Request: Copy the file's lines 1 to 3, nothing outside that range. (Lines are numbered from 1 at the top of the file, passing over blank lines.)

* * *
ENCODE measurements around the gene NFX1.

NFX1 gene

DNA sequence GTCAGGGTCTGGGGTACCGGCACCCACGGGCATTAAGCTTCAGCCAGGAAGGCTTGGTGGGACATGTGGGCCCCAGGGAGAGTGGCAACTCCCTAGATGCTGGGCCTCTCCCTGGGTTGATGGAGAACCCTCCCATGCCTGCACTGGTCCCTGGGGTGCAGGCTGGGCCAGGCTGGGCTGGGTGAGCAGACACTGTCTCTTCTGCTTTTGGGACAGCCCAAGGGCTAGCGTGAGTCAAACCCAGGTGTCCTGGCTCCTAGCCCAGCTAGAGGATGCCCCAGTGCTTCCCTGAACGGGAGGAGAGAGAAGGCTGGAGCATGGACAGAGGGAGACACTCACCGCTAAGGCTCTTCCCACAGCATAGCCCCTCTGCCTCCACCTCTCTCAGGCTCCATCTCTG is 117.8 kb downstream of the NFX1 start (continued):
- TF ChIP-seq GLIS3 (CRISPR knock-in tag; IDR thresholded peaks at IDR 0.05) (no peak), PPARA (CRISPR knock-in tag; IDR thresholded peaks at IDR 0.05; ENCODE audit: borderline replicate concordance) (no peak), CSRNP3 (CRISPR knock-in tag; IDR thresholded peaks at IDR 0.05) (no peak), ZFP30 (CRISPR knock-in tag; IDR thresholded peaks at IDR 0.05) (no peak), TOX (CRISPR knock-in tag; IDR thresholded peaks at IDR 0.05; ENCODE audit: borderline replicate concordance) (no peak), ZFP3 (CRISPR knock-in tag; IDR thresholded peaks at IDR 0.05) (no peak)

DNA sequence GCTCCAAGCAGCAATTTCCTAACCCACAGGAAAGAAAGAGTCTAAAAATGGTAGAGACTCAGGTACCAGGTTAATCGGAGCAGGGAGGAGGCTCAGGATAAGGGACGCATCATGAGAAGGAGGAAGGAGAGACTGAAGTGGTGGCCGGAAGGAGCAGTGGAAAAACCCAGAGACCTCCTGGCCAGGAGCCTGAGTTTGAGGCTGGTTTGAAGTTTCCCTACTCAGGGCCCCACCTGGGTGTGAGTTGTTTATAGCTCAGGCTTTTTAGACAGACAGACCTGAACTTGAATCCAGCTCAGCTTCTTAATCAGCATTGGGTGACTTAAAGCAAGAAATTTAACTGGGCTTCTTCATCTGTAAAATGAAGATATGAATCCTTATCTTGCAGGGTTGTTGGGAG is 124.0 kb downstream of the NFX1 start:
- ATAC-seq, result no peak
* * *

ENCODE measurements around the gene NFX1.

NFX1 gene

DNA sequence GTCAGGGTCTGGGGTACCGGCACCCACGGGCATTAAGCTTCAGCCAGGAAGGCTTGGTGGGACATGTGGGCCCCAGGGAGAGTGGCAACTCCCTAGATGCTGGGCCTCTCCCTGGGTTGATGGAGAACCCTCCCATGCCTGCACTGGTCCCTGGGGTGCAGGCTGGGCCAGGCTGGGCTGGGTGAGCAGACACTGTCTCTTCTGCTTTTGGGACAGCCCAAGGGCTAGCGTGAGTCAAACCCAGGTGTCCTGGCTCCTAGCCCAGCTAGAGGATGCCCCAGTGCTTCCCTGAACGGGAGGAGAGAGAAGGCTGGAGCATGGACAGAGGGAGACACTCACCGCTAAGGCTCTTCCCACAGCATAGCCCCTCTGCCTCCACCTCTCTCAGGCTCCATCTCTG is 117.8 kb downstream of the NFX1 start (continued):